Similarly, the $700 billion bailout of Wall Street is a perfect example of the kind of outside influence that Adam Smith criticizes in The Wealth of Nations. Smith, widely considered the father of free-market capitalism, lamented the way that corporations managed to exert a monopolistic influence due to substantial support from the British government.8 As a result, Smith would have been appalled by the Wall Street bailout. Yet, Moore understands the multi-billion-dollar bailout, which Wall Street “bought” from Congress, to somehow be an example of capitalism at work.

According to Moore, Wall Street made complex financial instruments “purposely confusing, so they can get away with murder.”1 It’s true that fraudulent loans and opaque derivatives made bankers rich, fueled a bubble in the housing market, exacerbated the market’s inevitable collapse, and dispossessed thousands of home-owners.9 It’s also true that deregulation in the financial industry inspired by capitalism made it easier for investors to profit from wild bets with other people’s money.9 But that is all a far cry from “murder.”

The film’s most damning critique of capitalism comes from a handful of Catholic clergymen, the only religious figures interviewed in the film. They describe capitalism as “radically evil,” “contrary to all that’s good, contrary to compassion, contrary to all the major religions.”1 Moore ignores the fact that one of the most important Islamic philosophers of all time, Ibn-Khaldun, was an intellectual precursor of Adam Smith, and that the historic marriage between Protestantism and individual economic rights gave birth to the American economic system.10,11 If capitalism should be judged by the moral authority of the Catholic church, then Moore should have interviewed the Pope. Here are just a few quotes from Pope John Paul II12:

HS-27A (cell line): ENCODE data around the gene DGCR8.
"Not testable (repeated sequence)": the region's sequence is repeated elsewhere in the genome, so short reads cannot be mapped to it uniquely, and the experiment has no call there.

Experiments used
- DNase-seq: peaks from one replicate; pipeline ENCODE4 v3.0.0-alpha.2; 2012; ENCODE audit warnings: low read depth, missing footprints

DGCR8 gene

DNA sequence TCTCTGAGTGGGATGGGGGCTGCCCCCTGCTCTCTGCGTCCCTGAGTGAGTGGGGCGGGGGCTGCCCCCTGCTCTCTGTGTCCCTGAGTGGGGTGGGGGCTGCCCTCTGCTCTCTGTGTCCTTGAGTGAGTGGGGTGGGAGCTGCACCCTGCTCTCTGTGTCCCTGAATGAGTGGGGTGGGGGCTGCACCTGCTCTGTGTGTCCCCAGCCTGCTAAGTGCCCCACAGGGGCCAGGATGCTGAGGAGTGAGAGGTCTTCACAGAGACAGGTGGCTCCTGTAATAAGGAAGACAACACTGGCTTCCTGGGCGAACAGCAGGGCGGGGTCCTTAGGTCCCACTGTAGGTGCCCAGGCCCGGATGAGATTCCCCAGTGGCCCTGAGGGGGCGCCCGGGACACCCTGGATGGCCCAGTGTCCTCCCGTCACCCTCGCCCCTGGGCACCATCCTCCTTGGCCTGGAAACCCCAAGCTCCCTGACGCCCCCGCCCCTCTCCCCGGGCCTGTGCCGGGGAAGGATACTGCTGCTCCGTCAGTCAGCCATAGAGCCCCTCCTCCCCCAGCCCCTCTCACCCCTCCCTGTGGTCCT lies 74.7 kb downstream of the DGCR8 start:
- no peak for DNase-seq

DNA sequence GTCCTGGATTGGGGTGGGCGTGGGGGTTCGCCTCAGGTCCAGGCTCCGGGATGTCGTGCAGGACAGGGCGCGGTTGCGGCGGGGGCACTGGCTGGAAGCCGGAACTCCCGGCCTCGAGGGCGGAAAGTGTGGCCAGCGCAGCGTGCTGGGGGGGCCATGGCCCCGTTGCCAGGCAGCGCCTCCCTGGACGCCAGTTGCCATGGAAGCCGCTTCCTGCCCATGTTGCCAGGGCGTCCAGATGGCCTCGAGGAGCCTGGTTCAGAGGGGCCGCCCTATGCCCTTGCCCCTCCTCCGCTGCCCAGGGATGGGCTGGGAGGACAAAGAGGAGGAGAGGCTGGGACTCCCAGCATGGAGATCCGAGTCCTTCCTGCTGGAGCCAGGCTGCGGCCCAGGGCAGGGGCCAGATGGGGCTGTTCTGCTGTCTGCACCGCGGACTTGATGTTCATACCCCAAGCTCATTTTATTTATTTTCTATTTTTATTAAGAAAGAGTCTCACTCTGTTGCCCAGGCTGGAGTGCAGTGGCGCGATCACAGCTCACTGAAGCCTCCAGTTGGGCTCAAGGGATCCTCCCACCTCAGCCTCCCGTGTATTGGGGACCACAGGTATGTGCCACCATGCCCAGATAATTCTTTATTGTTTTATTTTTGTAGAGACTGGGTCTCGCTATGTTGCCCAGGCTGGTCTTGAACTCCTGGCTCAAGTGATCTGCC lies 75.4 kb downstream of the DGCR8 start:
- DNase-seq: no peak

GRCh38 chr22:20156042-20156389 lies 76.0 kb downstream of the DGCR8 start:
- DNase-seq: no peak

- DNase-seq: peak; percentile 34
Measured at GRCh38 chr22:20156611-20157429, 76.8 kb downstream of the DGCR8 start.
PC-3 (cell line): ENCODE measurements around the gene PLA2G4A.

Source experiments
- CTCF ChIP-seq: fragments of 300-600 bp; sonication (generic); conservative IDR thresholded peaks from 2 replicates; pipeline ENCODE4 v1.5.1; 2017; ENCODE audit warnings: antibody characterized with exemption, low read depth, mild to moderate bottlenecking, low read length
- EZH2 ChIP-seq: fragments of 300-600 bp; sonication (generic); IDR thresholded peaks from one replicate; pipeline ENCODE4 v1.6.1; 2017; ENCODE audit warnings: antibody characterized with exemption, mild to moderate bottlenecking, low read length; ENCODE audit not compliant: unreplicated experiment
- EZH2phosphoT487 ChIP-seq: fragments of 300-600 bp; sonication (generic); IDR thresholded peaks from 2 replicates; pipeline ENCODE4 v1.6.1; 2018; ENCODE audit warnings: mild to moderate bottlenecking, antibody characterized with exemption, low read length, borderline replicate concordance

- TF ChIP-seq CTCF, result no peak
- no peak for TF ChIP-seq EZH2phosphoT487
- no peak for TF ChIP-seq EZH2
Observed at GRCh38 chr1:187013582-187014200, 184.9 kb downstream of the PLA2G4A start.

“The free market is the most efficient instrument for utilizing resources and effectively responding to needs…The modern business economy has [as] its basis human freedom exercised in the economic field…[We] acknowledge the legitimate role of profit as an indication that a business is functioning well. When a firm makes a profit, this means that productive factors have been properly employed and corresponding human needs have been duly satisfied.”

Markets do need to be regulated properly, but Moore’s hysteria and obscurantism will not help the public keep politicians accountable for future legislation.

Capitalistic Governments

This is not to say that Americans should not feel robbed by capitalists. Bankers, mortgage brokers, regulators, and other self-described capitalists got rich by promoting bad and even fraudulent loans, particularly in the sub-prime housing market. This dishonesty caused a wave of mortgage defaults and foreclosures. Financial institutions made risky bets with borrowed money, yet were able to pay huge bonuses after the federal government saved them from collapse.9 Worst of all, it’s hard to tell whether politicians, regulators, or Treasury secretaries will work in the public interest when they’re under the influence of campaign contributions or the promise of a job on Wall Street.

What does all of this have to do with capitalism? Surprisingly, very little. In fact over the last three decades, capitalism has put many more people into homes than it has foreclosed, and has lifted millions of people out of poverty. Countries that have embraced capitalistic motives, like China and Vietnam, by adopting freer markets and denationalizing their economies are flourishing as a direct result.13

For a more sober reading of the relationship between capitalism and government, look to economist Joseph Stiglitz: “The real debate today is about finding the right balance between the market and government…both are needed.”16 Former IMF Chief Economist Simon Johnson’s recommendation, that the federal government nationalize, dismember, and re-privatize the biggest banks, should appease the angry taxpayer without “eliminating” free enterprise.17 Instead, many of the banking and mortgage industries remain subsidized even as the bankers and brokers who ran them continue making millions.18